Germ line mutations in this gene have been identified in about 20% of melanoma-prone families that have been studied to date. It is estimated that people with a CDKN2A alteration havea greater than 50% chance of developing melanoma during their lifetime as well as an increased risk of developing more than one primary melanoma, andthey are typically diagnosed at younger ages.Furthermore, persons with CDKN2Amutations have demonstrated a 13–22 fold increase in development of pancreatic cancer, and an increased risk of developing breast cancer. Though only a small proportion of people with melanoma or a family history of melanoma have hereditary alterations in CDKN2A, understanding these increased risks is paramount to management of this population.
While assays for germ line CDKN2A mutationsare commercially available, the Melanoma Genetics Consortium argues that clinical CDKN2A genetic testing is premature, owing to uncertainties regarding penetrance and the efficacy of melanoma prevention and risk-reduction strategies.Providers caring for patients with melanoma who may have undergone genetic testing must recognize that negative CDKN2A test results in families without known mutations would not disprove hereditary melanoma, as certain mutations may be undetectable with current molecular methodologies or because mutations might be present in other melanoma suppressor genes. Providers must also anticipatethat somepatientsmaynot wish to know their status, sincepositive results may increase anxiety.On the other hand, negative results may contribute to a false sense of security.Genetic counseling should be considered to address these concerns.
What Does Melanoma Look Like?
Pigmented lesions can be difficult to evaluate even for very experienced clinicians, particularly in patients with multiple nevi. When evaluating atypical nevi, it is essential to be mindful of the goal of screening: to properly identify melanoma in its earliest stages, when it is considered curable. It is standard practice to remove any pigmented or nonpigmented lesion that is suggestive of melanoma and to perform histologic examination.[13,14] This is necessary to ensure that the lesion is not a melanoma, or if it is, that the proper recommendations for further treatment are determined. The implications for missing a melanoma are far too great to forego biopsy of moderately or highly suspicious lesions. Identifying such lesions accurately is a challenge, however.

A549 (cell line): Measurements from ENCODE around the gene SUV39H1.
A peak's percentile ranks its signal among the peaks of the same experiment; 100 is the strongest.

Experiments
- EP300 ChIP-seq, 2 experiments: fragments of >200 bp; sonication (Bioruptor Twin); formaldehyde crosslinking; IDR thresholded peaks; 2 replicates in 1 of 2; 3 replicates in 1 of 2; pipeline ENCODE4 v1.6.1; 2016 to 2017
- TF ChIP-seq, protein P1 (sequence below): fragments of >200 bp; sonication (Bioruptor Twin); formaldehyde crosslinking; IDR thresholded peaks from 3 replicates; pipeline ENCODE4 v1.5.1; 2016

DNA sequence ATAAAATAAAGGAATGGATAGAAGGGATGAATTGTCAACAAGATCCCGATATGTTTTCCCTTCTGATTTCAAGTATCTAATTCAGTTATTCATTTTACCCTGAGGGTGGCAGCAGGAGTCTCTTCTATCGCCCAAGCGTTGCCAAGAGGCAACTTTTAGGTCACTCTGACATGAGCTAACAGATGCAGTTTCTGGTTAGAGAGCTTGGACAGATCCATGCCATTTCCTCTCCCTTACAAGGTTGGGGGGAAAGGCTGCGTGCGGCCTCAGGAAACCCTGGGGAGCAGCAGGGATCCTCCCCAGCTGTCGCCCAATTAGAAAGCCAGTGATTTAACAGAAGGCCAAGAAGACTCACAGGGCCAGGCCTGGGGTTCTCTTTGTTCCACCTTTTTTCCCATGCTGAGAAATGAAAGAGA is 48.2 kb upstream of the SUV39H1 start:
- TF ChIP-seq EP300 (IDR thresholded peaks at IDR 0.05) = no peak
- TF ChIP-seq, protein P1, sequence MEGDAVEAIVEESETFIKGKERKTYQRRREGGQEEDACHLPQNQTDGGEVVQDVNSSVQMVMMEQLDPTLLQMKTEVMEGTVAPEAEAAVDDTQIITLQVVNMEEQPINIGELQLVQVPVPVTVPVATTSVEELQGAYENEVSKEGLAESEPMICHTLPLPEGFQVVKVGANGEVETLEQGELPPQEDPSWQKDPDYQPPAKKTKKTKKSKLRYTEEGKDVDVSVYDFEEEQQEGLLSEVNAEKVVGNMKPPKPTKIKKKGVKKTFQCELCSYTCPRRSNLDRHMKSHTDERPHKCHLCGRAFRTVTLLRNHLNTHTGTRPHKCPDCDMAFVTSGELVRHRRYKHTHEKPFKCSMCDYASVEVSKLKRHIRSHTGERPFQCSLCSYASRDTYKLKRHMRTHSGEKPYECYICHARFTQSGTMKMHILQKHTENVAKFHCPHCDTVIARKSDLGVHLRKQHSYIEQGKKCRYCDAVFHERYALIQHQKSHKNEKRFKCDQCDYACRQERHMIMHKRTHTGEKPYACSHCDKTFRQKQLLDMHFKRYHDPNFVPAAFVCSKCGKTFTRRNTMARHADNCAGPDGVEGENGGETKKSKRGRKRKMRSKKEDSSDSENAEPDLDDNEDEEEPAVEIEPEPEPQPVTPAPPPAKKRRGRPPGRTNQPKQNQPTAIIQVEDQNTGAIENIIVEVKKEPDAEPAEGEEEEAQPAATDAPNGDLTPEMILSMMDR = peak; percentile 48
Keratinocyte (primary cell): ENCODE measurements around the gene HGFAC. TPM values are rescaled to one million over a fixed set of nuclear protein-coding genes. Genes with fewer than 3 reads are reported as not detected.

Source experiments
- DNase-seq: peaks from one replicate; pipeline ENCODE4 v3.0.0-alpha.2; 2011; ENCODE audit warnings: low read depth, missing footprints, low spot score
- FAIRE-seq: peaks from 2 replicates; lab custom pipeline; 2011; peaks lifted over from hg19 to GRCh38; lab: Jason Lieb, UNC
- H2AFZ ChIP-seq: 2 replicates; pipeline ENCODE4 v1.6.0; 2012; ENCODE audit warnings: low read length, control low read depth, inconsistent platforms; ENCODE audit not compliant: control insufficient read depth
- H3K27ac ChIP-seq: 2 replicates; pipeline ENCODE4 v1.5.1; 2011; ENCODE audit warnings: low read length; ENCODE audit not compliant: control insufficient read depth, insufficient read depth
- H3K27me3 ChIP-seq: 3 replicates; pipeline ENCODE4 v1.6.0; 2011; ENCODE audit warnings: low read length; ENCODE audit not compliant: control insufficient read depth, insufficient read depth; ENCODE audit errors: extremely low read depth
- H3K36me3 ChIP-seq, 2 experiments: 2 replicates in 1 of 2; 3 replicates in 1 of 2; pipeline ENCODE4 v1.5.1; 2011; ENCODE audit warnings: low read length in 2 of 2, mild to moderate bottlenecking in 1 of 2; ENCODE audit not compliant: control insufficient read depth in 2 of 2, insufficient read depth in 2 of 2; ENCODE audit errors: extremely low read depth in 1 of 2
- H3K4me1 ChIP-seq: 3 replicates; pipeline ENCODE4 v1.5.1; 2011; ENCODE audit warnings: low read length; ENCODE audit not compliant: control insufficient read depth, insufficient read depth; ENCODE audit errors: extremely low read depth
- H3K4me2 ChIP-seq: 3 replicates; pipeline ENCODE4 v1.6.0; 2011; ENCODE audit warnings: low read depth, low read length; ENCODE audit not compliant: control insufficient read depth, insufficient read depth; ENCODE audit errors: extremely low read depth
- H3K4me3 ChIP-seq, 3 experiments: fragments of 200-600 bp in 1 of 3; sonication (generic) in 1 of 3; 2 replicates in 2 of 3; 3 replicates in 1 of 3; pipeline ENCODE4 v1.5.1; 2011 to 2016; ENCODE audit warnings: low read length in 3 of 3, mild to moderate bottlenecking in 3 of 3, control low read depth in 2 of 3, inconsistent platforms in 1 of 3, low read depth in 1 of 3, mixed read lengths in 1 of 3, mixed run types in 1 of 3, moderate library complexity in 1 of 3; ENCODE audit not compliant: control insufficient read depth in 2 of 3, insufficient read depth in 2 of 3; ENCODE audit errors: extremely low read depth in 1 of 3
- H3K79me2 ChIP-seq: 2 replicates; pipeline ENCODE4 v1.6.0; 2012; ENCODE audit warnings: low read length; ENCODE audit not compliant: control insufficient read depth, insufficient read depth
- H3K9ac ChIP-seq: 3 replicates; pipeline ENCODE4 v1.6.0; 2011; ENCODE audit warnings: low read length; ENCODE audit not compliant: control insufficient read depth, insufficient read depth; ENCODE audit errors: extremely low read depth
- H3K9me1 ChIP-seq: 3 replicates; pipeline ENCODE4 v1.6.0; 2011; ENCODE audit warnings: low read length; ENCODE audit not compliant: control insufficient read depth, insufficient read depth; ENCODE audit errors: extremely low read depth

It is important to be cognizant that the majority of melanomas arise de novo rather than from pre-existing nevi. Only about one-third of melanomas follow the ABCDE rule of melanoma recognition (see Figure 1), and many lesions determined to be melanoma are clinically innocuous. Argenziano et al. emphasize that while the majority of melanomas exhibit a sufficient array of clinical features to justify biopsy, melanoma may occasionally mimic a variety of benign lesions, such as common melanocytic nevi or seborrheic keratosis.
Furthermore, very early melanomas and nodular melanoma can sometimes be symmetric, well-demarcated, homogenously pigmented, and less than 5 mm in size. Amelanotic melanoma can mimic other skin lesions, particularly more benign lesions, therefore it must be considered in the differential diagnosis of nonpigmented lesions. Though melanomas frequently display irregularities in shape, color, and border, these features are neither invariant nor specific.
Clinicians use several general approaches to recognize melanoma. These include overall pattern recognition (gestalt; eg, instant recognition of an image) as well as analytical recognition criteria such as the ABCDEs of melanoma. Differential recognition, also known as the “ugly duckling,” is based on the concept that nevi in the same individual tend to resemble one another and that melanoma often deviates from the individual’s nevus pattern.